Moulavi and Swadeshabhimani

B. Kalyani Amma

The owner of 'Swadeshabhimani' publication and press, Vakkom Abdul Khadir Moulavi - who had shown immense determination and steadfastness from 1905 till the end of September 1910 - was a gem of a person. A 'Swadeshabhimani Souvenir' will not be complete without a reference to him. But, as a matter of fact, I really don't know what I ought to write about him. I had a distant and very limited relation with him. But I shall write whatever I had come across of him and what I had come to know about him through my husband.

It was in 1906 that my husband joined 'Swadeshabhimani'. It was Moulavi himself who came to our house in Thiruvananthapuram and invited him to take charge as the editor and then took us to Vakkom. Though I did accompany him then, I had to return to Thiruvananthapuram within days. During Moulavi' s visit to our house and my shot stay at Vakkom I had just got distant glimpses of him. I had always considered and respected him as an elder brother.

I went back to Vakkom in the same year. We lived in a house next to that of Moulavi' s. In most of the evenings, after the editor had come home, Moulavi used to drop in our house. They used to sit in the varandah and discussed many things. I had listened to them from the inner room. He was very concerned about our well being and comforts. Moulavi was soft-spoken and always wore whites. Many times, I had seen him passing by either alone or with friends. In those days, Hindu-Muslim unity was never in jeopardy. But still, what my husband and Moulavi had was above mere friendship. I'd rather put it as a perfect example of fraternal affection.

I met Moulavi' s mother and sisters during my second stay at Vakkom. They used to send servants to take me to their house as they did not move about freely because of the 'purdah' system which they had followed. I did enjoy their hospitality. I am still thankful to Moulavi' s mother for her maternal affection towards me during my pregnancy at that time.

In July 1907, the press and newspaper office were shifted to Thiruvananthapuram. Though Moulavi was still the proprietor, the editor had been given total freedom in the running of the publication. They never had any legal or financial contract between them. Still, Moulavi provided all the financial aid to set up the press in Thiruvananthapuram. My husband thought he would once repay Moulavi. But somehow he could not. Moulavi used to come to Thiruvananthapuram to meet the editor who was mostly busy with his work. I had seen him regretting not having enough time to spend with Moulavi.

Travancore Government had been waiting for a chance to corner 'Swadeshabhimani' since the beginning of 1910. But they had to wait until the historic declaration of '10th of Kanni' to see the press locked up. I need not go on in detail about it here. For Moulavi, the parting with his close friend and colleague was more touching and appalling than the financial loss it had caused.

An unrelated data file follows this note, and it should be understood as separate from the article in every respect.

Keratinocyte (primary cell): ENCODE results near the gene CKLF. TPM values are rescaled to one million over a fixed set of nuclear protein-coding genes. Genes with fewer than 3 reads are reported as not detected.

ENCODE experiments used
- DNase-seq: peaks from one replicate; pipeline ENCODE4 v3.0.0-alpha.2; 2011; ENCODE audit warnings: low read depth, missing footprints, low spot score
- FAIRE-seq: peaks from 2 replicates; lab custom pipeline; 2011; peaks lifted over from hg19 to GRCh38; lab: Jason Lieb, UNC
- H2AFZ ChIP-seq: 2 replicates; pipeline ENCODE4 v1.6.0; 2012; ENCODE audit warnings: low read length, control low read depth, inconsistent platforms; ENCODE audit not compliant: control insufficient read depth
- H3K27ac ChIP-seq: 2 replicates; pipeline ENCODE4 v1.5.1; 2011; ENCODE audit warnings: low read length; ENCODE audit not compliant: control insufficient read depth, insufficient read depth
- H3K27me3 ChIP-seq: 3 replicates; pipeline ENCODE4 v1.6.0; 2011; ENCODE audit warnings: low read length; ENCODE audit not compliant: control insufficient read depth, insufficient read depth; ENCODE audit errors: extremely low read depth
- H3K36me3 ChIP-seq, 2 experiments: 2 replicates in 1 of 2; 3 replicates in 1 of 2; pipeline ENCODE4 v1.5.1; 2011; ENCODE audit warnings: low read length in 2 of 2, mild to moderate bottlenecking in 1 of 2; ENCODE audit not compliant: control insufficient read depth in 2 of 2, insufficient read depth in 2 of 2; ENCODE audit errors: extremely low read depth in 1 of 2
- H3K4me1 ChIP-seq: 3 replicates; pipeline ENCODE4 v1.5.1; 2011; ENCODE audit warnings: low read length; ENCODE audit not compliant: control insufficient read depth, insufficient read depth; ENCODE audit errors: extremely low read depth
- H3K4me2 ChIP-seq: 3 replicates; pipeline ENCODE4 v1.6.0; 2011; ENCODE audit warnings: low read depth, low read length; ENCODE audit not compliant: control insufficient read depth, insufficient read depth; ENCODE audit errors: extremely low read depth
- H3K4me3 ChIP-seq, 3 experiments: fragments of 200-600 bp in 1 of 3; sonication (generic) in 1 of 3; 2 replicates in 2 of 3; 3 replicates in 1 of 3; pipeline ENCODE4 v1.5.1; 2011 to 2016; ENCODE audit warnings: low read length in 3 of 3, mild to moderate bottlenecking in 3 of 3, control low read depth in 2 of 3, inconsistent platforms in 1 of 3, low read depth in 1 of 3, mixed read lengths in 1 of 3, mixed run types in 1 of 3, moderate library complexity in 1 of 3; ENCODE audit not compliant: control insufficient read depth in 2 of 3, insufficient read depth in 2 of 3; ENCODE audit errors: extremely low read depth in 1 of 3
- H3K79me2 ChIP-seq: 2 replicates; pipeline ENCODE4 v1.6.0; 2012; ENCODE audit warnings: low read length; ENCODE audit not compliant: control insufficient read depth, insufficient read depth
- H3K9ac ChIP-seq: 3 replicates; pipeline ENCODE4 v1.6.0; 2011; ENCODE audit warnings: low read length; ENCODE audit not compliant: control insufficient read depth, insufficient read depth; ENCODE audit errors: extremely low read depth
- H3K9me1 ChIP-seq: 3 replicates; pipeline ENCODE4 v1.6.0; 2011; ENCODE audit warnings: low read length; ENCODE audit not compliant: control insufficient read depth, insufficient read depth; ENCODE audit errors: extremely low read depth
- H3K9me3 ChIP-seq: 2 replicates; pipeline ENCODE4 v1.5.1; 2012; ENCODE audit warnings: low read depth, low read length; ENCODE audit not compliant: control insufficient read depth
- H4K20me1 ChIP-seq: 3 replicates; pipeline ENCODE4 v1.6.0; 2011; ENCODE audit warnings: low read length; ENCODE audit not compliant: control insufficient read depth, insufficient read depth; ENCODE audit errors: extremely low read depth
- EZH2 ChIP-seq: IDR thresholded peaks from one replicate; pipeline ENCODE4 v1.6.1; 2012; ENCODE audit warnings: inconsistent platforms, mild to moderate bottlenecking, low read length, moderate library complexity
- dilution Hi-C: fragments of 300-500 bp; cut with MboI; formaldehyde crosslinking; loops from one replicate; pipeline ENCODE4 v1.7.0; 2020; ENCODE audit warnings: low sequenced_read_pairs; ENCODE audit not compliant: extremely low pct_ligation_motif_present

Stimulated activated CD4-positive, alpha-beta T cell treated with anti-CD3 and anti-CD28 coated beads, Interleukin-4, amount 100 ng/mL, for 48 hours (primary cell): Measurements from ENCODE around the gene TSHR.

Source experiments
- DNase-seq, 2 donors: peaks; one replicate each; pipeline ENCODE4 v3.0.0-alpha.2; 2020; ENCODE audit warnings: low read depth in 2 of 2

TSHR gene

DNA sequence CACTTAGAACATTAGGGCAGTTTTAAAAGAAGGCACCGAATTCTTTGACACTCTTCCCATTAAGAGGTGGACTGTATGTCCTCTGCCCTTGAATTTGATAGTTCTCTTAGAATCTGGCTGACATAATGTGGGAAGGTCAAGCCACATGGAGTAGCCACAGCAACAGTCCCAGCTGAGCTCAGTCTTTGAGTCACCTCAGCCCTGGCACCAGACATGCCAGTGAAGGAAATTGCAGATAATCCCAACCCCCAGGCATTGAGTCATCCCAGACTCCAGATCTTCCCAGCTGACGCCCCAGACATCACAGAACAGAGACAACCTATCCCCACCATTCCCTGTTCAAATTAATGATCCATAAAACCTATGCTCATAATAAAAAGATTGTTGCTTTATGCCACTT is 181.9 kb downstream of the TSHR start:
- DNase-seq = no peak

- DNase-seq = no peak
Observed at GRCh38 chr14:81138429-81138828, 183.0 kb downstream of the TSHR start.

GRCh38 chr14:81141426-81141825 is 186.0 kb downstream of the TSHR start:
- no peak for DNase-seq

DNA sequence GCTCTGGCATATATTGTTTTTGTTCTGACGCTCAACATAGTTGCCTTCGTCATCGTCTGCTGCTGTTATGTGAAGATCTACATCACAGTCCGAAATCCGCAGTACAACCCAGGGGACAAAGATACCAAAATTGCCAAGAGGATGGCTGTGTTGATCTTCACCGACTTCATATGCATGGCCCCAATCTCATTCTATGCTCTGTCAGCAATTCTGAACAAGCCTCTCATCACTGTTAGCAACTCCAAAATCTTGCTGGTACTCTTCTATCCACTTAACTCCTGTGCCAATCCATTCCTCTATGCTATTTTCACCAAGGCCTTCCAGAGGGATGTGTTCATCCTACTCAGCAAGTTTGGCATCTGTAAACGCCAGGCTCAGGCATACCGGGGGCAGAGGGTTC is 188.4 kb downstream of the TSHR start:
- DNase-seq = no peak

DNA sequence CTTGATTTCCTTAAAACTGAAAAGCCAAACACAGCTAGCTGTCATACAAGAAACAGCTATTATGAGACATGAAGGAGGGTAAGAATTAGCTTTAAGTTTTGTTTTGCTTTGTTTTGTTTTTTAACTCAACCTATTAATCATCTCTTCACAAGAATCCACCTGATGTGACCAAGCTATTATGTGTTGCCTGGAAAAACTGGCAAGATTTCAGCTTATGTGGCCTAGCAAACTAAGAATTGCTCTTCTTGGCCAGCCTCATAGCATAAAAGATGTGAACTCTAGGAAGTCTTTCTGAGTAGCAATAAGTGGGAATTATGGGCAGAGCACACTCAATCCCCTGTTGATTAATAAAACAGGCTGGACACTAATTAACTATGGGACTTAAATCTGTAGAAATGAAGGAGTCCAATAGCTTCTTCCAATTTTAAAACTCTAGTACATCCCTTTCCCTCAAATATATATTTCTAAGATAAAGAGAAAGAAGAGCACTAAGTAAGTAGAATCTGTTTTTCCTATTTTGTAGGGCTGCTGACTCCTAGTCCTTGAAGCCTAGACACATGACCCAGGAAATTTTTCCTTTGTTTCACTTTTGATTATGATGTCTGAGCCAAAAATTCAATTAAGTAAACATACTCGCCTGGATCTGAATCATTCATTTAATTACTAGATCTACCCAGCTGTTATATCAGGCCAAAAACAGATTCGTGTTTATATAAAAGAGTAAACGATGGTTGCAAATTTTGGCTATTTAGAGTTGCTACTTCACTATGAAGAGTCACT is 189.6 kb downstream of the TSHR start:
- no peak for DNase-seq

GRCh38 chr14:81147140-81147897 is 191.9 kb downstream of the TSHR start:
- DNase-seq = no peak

It was after Sree Moolam Thirunnal had passed away in 1925 that I came to Travancore again after I had accompanied my husband during his exile. It was at that time that I was fortunate enough to meet Moulavi. Once during my train journey from Kollam to Thiruvananthapuram, some of my friends came at the Chirayalkeezhu station to meet me. They pointed to a man standing by the fence and asked me if I remembered him. I recognised him, it was Moulavi. I let him know that I would be returning to Kollam after a few days and also that I would like to meet him.

After I returned to my daughter's house in Kollam, he paid me a visit and we talked for almost half an hour. Both of us were moved when we talked about my husband and our family. Both of us were at the brink of tears and could not carry on the conversation any longer. Before going, he said his relatives had been persuading him to file an appeal to get the press back. And he added that he had not yielded. "Why do I need the press without my editor?" he asked and went away. I was just silent.

I have come to know that the present Government have decided to return whatever remaining of 'Swadeshabhimani' to its inheritors. There is a fitting inheritor as well. Moulavi's son Sri. Vakkom Abdul Khadir. I hope the Government will do well in giving him what was due to his father without much delay. The press will certainly be of great help to the son who is also a journalist and a writer. My sincere obeisance to a man who was cultured, wise, learned and with a true heart!

*B. Kalyani Amma is a writer and wife of Swadeshabhimani Ramakrishna Pillai. The Govt of Kerala returned the press to Moulavi’s family in 1957. This article appeared in a Souvenir brought out during the occasion.